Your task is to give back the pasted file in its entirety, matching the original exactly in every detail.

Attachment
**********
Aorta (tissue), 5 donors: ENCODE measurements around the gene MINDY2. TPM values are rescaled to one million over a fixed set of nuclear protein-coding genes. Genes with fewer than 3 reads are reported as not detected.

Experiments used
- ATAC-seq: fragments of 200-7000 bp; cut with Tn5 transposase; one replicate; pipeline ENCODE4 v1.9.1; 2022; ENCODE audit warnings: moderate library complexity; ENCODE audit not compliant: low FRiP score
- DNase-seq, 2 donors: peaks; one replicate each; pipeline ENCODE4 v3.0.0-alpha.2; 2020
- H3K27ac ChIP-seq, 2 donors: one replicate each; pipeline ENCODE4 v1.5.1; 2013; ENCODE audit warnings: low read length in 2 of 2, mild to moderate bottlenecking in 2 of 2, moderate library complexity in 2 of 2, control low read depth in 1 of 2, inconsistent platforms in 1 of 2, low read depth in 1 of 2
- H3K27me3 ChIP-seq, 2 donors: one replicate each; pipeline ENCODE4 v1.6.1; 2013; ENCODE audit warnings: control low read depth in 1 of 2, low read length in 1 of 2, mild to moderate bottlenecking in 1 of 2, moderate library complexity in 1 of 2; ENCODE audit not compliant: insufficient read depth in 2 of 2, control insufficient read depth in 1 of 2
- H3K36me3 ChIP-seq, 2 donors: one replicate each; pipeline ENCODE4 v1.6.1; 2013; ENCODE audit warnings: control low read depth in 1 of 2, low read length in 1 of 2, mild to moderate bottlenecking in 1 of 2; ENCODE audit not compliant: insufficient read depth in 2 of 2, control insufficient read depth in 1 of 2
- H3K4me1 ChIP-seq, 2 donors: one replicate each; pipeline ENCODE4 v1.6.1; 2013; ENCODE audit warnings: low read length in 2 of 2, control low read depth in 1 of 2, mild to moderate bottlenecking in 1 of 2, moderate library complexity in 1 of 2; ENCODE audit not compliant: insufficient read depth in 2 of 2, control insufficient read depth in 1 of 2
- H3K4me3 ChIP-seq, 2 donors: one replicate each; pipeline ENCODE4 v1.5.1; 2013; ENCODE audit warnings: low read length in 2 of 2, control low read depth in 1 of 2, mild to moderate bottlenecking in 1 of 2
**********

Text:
Aorta (tissue), 5 donors: ENCODE measurements around the gene MINDY2. TPM values are rescaled to one million over a fixed set of nuclear protein-coding genes. Genes with fewer than 3 reads are reported as not detected.

Experiments used
- ATAC-seq: fragments of 200-7000 bp; cut with Tn5 transposase; one replicate; pipeline ENCODE4 v1.9.1; 2022; ENCODE audit warnings: moderate library complexity; ENCODE audit not compliant: low FRiP score
- DNase-seq, 2 donors: peaks; one replicate each; pipeline ENCODE4 v3.0.0-alpha.2; 2020
- H3K27ac ChIP-seq, 2 donors: one replicate each; pipeline ENCODE4 v1.5.1; 2013; ENCODE audit warnings: low read length in 2 of 2, mild to moderate bottlenecking in 2 of 2, moderate library complexity in 2 of 2, control low read depth in 1 of 2, inconsistent platforms in 1 of 2, low read depth in 1 of 2
- H3K27me3 ChIP-seq, 2 donors: one replicate each; pipeline ENCODE4 v1.6.1; 2013; ENCODE audit warnings: control low read depth in 1 of 2, low read length in 1 of 2, mild to moderate bottlenecking in 1 of 2, moderate library complexity in 1 of 2; ENCODE audit not compliant: insufficient read depth in 2 of 2, control insufficient read depth in 1 of 2
- H3K36me3 ChIP-seq, 2 donors: one replicate each; pipeline ENCODE4 v1.6.1; 2013; ENCODE audit warnings: control low read depth in 1 of 2, low read length in 1 of 2, mild to moderate bottlenecking in 1 of 2; ENCODE audit not compliant: insufficient read depth in 2 of 2, control insufficient read depth in 1 of 2
- H3K4me1 ChIP-seq, 2 donors: one replicate each; pipeline ENCODE4 v1.6.1; 2013; ENCODE audit warnings: low read length in 2 of 2, control low read depth in 1 of 2, mild to moderate bottlenecking in 1 of 2, moderate library complexity in 1 of 2; ENCODE audit not compliant: insufficient read depth in 2 of 2, control insufficient read depth in 1 of 2
- H3K4me3 ChIP-seq, 2 donors: one replicate each; pipeline ENCODE4 v1.5.1; 2013; ENCODE audit warnings: low read length in 2 of 2, control low read depth in 1 of 2, mild to moderate bottlenecking in 1 of 2